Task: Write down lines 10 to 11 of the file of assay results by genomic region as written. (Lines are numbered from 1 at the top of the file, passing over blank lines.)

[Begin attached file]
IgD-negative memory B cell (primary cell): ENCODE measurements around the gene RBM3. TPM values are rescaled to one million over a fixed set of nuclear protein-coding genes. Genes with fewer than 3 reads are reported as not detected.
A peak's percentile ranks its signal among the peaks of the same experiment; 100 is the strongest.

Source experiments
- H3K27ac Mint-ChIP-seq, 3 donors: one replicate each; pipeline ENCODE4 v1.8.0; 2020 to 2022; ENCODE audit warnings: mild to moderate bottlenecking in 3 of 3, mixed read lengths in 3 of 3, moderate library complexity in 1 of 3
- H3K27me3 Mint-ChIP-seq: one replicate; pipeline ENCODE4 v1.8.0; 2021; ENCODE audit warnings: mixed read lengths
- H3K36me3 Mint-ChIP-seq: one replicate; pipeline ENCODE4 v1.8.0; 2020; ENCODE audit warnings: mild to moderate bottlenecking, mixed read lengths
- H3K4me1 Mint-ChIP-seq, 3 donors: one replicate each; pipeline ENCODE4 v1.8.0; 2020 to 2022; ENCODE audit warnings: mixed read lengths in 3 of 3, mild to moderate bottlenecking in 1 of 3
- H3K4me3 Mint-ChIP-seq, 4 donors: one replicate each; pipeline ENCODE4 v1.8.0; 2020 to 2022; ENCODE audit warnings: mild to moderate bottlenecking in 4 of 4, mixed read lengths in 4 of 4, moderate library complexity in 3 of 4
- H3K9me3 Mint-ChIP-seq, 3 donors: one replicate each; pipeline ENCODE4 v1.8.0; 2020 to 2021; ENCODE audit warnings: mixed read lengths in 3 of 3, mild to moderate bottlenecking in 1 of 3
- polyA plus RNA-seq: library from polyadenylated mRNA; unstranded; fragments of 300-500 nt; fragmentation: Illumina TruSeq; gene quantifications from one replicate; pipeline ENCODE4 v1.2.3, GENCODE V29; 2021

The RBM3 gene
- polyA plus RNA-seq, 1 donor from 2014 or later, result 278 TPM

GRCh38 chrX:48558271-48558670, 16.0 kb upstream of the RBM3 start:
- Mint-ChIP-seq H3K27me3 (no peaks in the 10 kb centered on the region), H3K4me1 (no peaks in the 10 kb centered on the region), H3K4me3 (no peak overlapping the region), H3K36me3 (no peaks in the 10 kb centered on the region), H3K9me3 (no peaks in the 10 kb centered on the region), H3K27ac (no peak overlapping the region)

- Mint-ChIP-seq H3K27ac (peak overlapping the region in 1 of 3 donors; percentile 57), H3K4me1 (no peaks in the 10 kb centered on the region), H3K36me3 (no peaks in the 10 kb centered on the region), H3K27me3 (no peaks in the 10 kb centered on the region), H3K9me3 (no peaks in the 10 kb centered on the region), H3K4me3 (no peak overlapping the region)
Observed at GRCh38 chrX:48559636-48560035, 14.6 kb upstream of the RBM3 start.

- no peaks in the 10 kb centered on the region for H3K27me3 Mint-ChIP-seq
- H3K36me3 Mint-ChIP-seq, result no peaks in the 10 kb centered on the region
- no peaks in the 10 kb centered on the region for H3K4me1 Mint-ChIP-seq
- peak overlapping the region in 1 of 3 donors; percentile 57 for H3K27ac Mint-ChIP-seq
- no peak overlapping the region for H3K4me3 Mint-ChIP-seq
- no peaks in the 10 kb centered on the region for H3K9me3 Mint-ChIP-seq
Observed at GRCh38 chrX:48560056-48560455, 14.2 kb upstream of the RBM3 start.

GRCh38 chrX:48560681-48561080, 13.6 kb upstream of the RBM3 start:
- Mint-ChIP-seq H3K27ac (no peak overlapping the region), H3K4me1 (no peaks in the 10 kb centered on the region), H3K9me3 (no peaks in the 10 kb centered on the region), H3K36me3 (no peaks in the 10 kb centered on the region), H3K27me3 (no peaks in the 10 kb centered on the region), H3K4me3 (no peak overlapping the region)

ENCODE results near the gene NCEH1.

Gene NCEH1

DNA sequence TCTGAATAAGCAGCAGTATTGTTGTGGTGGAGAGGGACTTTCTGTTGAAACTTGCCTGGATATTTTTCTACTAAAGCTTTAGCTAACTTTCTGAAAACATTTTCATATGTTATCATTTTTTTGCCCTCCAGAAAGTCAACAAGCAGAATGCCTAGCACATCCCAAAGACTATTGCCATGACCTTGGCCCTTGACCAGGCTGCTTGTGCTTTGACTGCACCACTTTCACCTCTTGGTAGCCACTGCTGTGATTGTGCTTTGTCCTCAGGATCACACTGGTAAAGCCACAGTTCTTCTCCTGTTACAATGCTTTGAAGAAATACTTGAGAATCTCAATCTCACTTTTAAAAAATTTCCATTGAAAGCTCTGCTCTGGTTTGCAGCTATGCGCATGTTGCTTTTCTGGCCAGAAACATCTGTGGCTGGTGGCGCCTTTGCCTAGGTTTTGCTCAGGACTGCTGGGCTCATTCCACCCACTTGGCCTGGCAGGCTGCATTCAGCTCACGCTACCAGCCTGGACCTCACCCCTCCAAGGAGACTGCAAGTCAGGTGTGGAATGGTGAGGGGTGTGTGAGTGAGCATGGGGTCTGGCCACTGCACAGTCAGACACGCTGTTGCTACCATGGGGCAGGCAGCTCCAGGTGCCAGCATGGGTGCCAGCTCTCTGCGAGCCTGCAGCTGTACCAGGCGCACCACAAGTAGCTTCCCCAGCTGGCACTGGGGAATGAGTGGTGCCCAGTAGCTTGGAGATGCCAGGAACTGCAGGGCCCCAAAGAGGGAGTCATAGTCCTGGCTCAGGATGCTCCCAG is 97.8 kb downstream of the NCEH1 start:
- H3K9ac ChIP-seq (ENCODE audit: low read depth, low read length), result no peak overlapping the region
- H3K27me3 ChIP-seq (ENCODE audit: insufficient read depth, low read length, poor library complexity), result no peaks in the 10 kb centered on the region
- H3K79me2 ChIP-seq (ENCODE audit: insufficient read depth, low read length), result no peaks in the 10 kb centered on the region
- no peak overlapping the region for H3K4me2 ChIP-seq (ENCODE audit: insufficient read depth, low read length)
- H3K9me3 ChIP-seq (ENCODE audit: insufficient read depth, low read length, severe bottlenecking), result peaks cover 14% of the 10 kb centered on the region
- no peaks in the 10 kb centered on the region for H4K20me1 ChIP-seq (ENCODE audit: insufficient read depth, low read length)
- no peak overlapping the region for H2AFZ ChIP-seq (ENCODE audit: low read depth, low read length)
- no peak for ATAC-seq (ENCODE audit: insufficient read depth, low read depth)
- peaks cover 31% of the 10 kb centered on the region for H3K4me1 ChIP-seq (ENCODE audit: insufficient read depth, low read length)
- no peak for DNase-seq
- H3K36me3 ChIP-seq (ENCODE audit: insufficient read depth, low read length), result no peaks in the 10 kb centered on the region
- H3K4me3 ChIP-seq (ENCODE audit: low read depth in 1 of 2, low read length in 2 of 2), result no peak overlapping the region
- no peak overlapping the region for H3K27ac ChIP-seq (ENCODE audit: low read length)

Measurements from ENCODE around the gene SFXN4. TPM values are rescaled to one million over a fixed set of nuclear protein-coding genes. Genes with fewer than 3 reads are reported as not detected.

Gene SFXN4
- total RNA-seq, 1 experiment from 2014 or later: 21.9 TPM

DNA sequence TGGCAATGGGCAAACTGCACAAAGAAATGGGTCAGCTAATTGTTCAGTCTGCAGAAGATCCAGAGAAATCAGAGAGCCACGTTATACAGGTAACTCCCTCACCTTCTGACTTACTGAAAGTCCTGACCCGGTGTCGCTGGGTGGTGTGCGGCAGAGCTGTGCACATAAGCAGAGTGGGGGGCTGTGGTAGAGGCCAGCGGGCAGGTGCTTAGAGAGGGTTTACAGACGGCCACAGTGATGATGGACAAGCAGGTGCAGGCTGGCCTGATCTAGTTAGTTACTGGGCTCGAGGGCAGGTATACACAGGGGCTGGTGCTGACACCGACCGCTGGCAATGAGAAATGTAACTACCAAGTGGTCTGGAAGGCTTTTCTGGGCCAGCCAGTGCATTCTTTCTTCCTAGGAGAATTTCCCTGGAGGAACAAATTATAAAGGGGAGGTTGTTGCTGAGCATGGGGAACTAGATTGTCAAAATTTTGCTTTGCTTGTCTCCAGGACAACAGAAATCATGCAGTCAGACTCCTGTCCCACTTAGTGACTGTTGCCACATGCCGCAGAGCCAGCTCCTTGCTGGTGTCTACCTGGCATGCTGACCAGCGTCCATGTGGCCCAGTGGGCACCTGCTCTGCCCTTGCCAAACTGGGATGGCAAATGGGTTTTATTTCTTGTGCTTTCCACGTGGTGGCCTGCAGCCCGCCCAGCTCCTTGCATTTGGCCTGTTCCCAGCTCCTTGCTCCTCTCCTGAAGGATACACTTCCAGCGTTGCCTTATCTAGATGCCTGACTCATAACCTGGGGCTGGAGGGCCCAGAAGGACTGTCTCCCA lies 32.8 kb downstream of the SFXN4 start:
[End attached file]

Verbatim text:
- polyA plus RNA-seq: library from polyadenylated mRNA; unstranded; fragments of 300-500 nt; fragmentation: Illumina TruSeq; gene quantifications from one replicate; pipeline ENCODE4 v1.2.3, GENCODE V29; 2021

The RBM3 gene